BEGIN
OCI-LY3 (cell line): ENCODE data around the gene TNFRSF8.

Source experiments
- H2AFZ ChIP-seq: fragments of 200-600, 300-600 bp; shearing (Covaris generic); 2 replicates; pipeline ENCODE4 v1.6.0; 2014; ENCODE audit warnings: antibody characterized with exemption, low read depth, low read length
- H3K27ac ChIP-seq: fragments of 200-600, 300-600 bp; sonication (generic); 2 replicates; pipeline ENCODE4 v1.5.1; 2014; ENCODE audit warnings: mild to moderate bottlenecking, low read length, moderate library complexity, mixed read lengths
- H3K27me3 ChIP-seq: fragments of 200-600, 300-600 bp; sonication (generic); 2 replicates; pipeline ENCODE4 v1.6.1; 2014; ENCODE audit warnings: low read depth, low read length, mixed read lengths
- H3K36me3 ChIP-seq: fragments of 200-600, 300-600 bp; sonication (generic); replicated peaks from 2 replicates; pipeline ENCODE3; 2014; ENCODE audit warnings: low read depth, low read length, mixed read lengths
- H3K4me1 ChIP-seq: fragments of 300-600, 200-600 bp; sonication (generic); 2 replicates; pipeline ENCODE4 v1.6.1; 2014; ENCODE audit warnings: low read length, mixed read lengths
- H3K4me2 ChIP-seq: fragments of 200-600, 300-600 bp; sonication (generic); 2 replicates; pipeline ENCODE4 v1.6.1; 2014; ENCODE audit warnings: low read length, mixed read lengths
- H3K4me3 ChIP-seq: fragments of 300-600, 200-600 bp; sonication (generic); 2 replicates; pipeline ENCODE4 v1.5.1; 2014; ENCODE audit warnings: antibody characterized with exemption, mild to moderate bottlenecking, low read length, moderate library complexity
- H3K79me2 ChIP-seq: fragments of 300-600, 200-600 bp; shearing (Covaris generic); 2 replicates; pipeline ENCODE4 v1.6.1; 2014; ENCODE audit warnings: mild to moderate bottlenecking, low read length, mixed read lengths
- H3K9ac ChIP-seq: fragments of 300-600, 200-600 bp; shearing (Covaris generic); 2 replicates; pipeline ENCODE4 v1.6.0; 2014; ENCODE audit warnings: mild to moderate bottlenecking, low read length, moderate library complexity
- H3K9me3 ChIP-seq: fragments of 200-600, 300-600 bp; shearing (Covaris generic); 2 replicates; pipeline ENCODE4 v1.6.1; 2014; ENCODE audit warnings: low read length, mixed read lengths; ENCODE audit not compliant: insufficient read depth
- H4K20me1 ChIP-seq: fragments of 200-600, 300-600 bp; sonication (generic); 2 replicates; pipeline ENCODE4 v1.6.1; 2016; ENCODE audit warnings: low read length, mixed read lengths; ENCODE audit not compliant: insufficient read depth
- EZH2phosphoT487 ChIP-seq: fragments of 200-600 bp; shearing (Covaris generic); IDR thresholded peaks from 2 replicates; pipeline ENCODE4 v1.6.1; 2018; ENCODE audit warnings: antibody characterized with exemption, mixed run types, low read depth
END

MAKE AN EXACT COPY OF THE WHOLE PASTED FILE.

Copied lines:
OCI-LY3 (cell line): ENCODE data around the gene TNFRSF8.

Source experiments
- H2AFZ ChIP-seq: fragments of 200-600, 300-600 bp; shearing (Covaris generic); 2 replicates; pipeline ENCODE4 v1.6.0; 2014; ENCODE audit warnings: antibody characterized with exemption, low read depth, low read length
- H3K27ac ChIP-seq: fragments of 200-600, 300-600 bp; sonication (generic); 2 replicates; pipeline ENCODE4 v1.5.1; 2014; ENCODE audit warnings: mild to moderate bottlenecking, low read length, moderate library complexity, mixed read lengths
- H3K27me3 ChIP-seq: fragments of 200-600, 300-600 bp; sonication (generic); 2 replicates; pipeline ENCODE4 v1.6.1; 2014; ENCODE audit warnings: low read depth, low read length, mixed read lengths
- H3K36me3 ChIP-seq: fragments of 200-600, 300-600 bp; sonication (generic); replicated peaks from 2 replicates; pipeline ENCODE3; 2014; ENCODE audit warnings: low read depth, low read length, mixed read lengths
- H3K4me1 ChIP-seq: fragments of 300-600, 200-600 bp; sonication (generic); 2 replicates; pipeline ENCODE4 v1.6.1; 2014; ENCODE audit warnings: low read length, mixed read lengths
- H3K4me2 ChIP-seq: fragments of 200-600, 300-600 bp; sonication (generic); 2 replicates; pipeline ENCODE4 v1.6.1; 2014; ENCODE audit warnings: low read length, mixed read lengths
- H3K4me3 ChIP-seq: fragments of 300-600, 200-600 bp; sonication (generic); 2 replicates; pipeline ENCODE4 v1.5.1; 2014; ENCODE audit warnings: antibody characterized with exemption, mild to moderate bottlenecking, low read length, moderate library complexity
- H3K79me2 ChIP-seq: fragments of 300-600, 200-600 bp; shearing (Covaris generic); 2 replicates; pipeline ENCODE4 v1.6.1; 2014; ENCODE audit warnings: mild to moderate bottlenecking, low read length, mixed read lengths
- H3K9ac ChIP-seq: fragments of 300-600, 200-600 bp; shearing (Covaris generic); 2 replicates; pipeline ENCODE4 v1.6.0; 2014; ENCODE audit warnings: mild to moderate bottlenecking, low read length, moderate library complexity
- H3K9me3 ChIP-seq: fragments of 200-600, 300-600 bp; shearing (Covaris generic); 2 replicates; pipeline ENCODE4 v1.6.1; 2014; ENCODE audit warnings: low read length, mixed read lengths; ENCODE audit not compliant: insufficient read depth
- H4K20me1 ChIP-seq: fragments of 200-600, 300-600 bp; sonication (generic); 2 replicates; pipeline ENCODE4 v1.6.1; 2016; ENCODE audit warnings: low read length, mixed read lengths; ENCODE audit not compliant: insufficient read depth
- EZH2phosphoT487 ChIP-seq: fragments of 200-600 bp; shearing (Covaris generic); IDR thresholded peaks from 2 replicates; pipeline ENCODE4 v1.6.1; 2018; ENCODE audit warnings: antibody characterized with exemption, mixed run types, low read depth